Dear friend, welcome to HaXeZ where today I’m going to be talking about the network mapping tool Nmap. Nmap is a network scanner and was created by Gordon Lyon. It can be used to discover hosts on a network by sending packets to those hosts and then analyzing the responses. In other words, it can help you map out a target network. As a result, Nmap among other tools like Mass Scan is an essential tool for your ethical hacking tool kit. I use it on almost every engagement.
Nmap Host Discovery
As mentioned previously, Nmap can be used to discover hosts on a network. This can be done a number of ways but the most common is known as a ping sweep. A ping sweep does exactly that, it pings every host in the specified range and waits for a response to see if the host is online.
sudo nmap -sP 10.10.10.0-255
This can also be done without DNS resolution.
sudo nmap -sP 10.10.10.0-255 -n
However, this method isn’t full proof as hosts could have ICMP disabled meaning that they won’t respond to pings.
Nmap TCP Port Scan
The Nmap tool can also scan hosts and determine what TCP ports are open. This is done by initiating a three-way handshake with the host and analyzing the response. You can specify which ports or let it only scan the top 100 or 1000 ports. Additionally, you can also add service version detection to the scan by adding the ‘-sV’ argument.
sudo nmap -sT -sV -p0- 10.10.10.10
Nmap UDP Port Scan
Moreover, Nmap can also perform a UDP scan against the hosts. However, because UDP is a stateless protocol whereby the sending continues to send regardless of whether the host has responded, it can take time to determine whether a port is open.
sudo nmap -sU -p0- 10.10.10.10
Nmap Scripting Engine
One of the most powerful features of Nmap is its scripting engine. If you’re just starting out in computing or cyber, you could be forgiven for not knowing about it. Nmap is far more than a network scanner, it is a complete penetration testing framework. If you bring up your terminal and type in:
sudo locate *.nse
You can see the insane amount of scripts available for you to use against your targets. These scripts range from purely informational to exploitative. The scripts can be updated by running the following command.
sudo nmap --script-updatedb
One thing that I do frequently on an engagement is to test the configuration of the SSL certificate. This helps to ensure that all communication sent to and from the host is done so securely. Furthermore, it also helps to ensure that no specially crafted packets can be sent to the host to retrieve sensitive information.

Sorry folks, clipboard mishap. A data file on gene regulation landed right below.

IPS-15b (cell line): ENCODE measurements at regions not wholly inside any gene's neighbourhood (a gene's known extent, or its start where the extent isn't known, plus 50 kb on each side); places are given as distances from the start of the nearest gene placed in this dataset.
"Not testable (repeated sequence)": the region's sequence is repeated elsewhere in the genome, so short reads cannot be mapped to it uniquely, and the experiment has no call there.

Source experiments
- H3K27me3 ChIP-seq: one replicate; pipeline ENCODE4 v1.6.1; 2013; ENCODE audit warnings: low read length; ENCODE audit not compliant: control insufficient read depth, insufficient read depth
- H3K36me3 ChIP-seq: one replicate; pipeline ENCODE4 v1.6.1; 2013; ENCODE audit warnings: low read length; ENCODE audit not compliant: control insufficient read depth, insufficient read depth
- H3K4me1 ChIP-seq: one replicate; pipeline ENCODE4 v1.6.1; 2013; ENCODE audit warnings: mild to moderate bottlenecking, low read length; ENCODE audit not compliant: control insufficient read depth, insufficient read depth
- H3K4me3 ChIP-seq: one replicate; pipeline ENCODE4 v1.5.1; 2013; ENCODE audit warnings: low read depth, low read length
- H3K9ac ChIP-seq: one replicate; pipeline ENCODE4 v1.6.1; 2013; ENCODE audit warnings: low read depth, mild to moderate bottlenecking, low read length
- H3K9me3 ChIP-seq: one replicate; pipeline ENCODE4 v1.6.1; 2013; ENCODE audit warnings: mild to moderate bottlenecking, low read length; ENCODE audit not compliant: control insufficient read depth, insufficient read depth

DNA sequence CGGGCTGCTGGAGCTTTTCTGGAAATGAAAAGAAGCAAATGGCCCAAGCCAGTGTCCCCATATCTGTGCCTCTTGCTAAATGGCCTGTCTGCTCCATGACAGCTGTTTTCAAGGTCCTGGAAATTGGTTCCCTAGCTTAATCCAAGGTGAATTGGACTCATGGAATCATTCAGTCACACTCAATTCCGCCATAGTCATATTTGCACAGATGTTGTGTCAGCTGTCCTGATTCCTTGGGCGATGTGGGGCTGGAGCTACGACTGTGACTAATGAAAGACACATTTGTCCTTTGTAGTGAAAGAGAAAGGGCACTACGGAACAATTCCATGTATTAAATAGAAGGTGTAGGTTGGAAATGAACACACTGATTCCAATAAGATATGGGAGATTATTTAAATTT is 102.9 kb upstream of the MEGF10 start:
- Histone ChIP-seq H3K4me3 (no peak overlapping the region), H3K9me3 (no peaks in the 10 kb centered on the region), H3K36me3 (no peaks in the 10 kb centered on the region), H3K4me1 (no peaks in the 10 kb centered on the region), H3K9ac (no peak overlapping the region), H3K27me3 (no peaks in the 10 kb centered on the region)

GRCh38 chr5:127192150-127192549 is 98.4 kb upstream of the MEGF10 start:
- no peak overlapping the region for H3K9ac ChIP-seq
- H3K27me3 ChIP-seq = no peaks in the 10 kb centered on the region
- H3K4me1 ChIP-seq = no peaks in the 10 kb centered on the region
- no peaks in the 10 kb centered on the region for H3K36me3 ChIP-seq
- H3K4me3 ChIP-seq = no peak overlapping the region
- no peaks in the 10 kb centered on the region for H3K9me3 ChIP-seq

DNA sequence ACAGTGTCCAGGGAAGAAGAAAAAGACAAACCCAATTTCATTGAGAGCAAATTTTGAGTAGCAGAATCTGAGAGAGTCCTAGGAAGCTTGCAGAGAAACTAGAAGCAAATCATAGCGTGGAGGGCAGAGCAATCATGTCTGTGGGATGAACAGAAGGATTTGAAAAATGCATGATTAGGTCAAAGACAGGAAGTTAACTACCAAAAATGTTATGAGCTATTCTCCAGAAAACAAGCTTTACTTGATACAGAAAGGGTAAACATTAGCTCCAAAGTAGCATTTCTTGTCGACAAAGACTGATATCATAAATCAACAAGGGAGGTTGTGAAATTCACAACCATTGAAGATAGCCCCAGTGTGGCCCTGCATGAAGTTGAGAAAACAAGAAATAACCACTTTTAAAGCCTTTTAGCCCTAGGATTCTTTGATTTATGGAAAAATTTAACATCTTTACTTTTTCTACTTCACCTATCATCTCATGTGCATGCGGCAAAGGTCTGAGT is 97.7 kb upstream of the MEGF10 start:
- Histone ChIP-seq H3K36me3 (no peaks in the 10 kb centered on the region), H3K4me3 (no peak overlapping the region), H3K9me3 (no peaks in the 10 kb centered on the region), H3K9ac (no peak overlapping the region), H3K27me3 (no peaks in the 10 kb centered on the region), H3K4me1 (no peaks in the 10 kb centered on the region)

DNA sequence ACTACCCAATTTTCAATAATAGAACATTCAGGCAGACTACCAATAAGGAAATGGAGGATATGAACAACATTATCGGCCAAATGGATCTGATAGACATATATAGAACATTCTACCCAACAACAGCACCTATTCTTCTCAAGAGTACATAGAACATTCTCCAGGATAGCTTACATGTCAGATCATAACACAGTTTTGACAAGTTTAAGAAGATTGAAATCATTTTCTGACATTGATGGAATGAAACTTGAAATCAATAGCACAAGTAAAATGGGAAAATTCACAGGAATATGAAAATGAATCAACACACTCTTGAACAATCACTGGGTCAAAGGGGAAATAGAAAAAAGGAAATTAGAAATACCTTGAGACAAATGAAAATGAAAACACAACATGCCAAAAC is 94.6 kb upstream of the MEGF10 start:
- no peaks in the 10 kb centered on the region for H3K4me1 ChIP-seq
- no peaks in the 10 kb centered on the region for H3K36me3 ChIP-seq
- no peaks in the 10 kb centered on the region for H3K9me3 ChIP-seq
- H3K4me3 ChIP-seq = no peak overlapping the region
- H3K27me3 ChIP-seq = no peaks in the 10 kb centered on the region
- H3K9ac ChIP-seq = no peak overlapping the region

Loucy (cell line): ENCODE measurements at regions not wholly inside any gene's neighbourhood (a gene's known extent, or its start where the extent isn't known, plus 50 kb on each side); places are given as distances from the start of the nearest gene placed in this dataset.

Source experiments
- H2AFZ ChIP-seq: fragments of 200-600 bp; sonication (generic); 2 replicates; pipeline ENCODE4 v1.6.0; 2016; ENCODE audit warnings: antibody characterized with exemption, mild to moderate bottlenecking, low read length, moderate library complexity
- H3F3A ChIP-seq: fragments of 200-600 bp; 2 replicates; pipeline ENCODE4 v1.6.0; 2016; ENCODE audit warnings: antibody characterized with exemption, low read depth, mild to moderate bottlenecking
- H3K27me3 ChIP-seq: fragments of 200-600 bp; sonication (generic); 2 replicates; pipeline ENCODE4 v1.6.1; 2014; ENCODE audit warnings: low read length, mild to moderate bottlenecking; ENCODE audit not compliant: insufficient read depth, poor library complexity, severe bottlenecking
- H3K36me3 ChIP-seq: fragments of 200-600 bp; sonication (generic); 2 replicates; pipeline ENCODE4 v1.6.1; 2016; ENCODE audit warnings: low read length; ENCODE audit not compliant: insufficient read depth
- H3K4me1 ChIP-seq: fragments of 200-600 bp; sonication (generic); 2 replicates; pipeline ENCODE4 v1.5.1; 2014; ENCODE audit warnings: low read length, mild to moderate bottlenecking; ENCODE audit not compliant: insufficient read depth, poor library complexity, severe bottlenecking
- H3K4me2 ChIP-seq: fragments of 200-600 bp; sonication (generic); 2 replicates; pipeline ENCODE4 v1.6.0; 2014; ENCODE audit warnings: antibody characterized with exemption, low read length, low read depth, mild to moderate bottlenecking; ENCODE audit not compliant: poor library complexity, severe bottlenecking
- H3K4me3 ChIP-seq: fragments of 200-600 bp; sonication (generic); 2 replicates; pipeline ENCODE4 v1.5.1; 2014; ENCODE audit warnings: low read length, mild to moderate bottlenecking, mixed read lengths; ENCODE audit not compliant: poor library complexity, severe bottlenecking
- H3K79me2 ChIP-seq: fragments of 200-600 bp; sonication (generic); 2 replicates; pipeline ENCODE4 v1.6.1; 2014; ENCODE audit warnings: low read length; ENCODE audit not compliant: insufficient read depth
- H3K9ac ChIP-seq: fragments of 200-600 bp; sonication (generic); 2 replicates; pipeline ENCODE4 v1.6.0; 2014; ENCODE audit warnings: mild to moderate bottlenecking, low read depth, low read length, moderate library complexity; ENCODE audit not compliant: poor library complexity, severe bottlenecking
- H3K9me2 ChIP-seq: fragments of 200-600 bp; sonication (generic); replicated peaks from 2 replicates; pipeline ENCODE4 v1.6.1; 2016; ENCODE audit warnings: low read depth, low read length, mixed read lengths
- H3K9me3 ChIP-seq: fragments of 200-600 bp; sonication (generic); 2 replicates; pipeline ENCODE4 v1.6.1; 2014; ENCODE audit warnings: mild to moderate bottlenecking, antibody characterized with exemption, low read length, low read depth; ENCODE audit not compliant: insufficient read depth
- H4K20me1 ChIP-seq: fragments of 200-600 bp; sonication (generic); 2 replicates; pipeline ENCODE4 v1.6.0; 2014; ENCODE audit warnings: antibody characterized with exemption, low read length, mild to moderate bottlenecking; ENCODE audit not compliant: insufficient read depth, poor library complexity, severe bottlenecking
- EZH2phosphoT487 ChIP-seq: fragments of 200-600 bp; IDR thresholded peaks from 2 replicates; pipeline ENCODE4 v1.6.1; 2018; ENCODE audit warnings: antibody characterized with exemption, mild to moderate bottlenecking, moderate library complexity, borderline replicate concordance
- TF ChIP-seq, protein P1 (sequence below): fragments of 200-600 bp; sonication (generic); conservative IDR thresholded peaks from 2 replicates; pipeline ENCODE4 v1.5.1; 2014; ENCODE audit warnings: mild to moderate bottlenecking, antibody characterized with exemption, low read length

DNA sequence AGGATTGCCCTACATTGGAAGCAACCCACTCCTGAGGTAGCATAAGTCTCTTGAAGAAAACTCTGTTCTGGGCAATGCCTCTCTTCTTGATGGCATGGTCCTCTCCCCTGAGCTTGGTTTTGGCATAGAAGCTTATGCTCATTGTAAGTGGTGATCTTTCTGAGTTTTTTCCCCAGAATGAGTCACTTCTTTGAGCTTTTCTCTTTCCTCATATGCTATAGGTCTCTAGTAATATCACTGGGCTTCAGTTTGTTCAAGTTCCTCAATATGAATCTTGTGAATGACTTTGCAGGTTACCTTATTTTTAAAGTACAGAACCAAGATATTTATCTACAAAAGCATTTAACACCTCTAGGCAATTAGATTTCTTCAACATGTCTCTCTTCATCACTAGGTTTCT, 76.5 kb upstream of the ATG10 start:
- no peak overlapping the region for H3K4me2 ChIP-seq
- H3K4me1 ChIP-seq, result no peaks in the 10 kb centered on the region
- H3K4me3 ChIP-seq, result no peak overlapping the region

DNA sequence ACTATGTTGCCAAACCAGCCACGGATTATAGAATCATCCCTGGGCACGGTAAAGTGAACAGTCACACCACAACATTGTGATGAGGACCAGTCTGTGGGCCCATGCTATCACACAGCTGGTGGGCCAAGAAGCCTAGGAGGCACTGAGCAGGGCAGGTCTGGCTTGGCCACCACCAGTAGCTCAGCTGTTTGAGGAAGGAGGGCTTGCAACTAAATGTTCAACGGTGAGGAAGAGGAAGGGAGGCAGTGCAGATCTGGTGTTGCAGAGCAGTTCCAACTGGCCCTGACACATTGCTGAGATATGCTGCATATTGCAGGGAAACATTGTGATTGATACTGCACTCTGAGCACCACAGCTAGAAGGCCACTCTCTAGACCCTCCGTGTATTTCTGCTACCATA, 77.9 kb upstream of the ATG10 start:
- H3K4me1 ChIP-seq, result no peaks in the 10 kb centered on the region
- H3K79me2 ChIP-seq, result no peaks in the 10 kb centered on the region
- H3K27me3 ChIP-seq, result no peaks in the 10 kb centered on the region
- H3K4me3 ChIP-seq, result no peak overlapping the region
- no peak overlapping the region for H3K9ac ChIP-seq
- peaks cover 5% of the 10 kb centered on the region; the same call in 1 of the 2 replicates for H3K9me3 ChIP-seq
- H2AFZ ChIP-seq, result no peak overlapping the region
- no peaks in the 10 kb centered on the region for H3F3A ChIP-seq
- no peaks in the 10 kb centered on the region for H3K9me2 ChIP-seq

sudo nmap --script ssl-cert -p 443 haxez.org
The command below can be used to enumerate the SSL ciphers and check for weak ones.
sudo nmap -sV --script ssl-enum-ciphers -p 443 haxez.org
DNS Zone Transfer Script
There is also a script that can perform DNS zone transfers. While there are other tools like dig and fierce that have a far less complex syntax, if you’re in a pinch and only have Nmap then it’s nice to know the option is there. This can be done by running the following command.
sudo nmap --script dns-zone-transfer.nse --script-args dns-zone-transfer.domain=zonetransfer.me -p53 nsztm1.digi.ninja
So, if you’re on an engagement and you notice TCP port 53 is open. You could grab an absolute wealth of information by performing a DNS zone transfer.
SMB Share Enumeration
Imagine you’ve stumbled into a network and you’ve scanned a host and noticed that port 445 is open. You know that this is the port for Server Message Block or SMB for short. You also know that this port is used to share files and folders/directories across the network. Wouldn’t it be great if there was a way to see what shares were being shared? Well, there’s a script for that.
nmap --script smb-enum-shares.nse -p445 192.168.56.103
SMB User Enumeration
Ok so you now know what the shares are but you don’t know any users on the system that would have the privileges to access them. Well, there is a script for that which allows you to enumerate the users of the system via the SMB share.
nmap --script smb-enum-users.nse -p445 192.168.56.103
So you now have a list of usernames but what do you do with them? Are there any other services that you can see? What’s that? Its running FTP? Why not brute force that service with Nmap’s FTP Brute force script.
sudo nmap --script ftp-brute -p21 192.168.56.103 --script-args userdb=ftp_defuser.lst,passdb=ftp_defuser.lst
You notice another box or that the same box is running the remote management protocol SSH. You have a list of users and some passwords which you got from the FTP service. Why not use that wordlist to go attack the SSH login too.
sudo nmap -p 22 --script ssh-brute --script-args userdb=/usr/share/legion/wordlists/ssh-user.txt,passdb=/usr/share/legion/wordlists/ssh-password.txt 192.168.56.103
There are some other arguments that could help you with your scans too. If you wanted to see exactly what Nmap is doing then you could increase the verbosity.
add -v1 -v2 -v3
Or if Nmap is running too slowly then you could increase the speed by adding a T4 argument to your scan. Be careful though as some systems with minimal resources might be offended by your scan and decided to crash due to resource exhaustion.
add -T1 -T2 -T3 -T4
There are so many other types of scans like Syn scans, and Xmas scans that I could talk about. I could spend weeks talking about all the different scripts available. I don’t want to make this article too long though. Hopefully, I’ve covered enough to get you started with Nmap and to realize its enormous potential. I use it on almost every test that I do simply because it has almost everything I need. That isn’t to say I don’t verify the results with other tools, but it is usually my starting point on any engagement once the passive reconnaissance is out of the way.
I’ve created a basic Nmap cheat sheet which you can download here.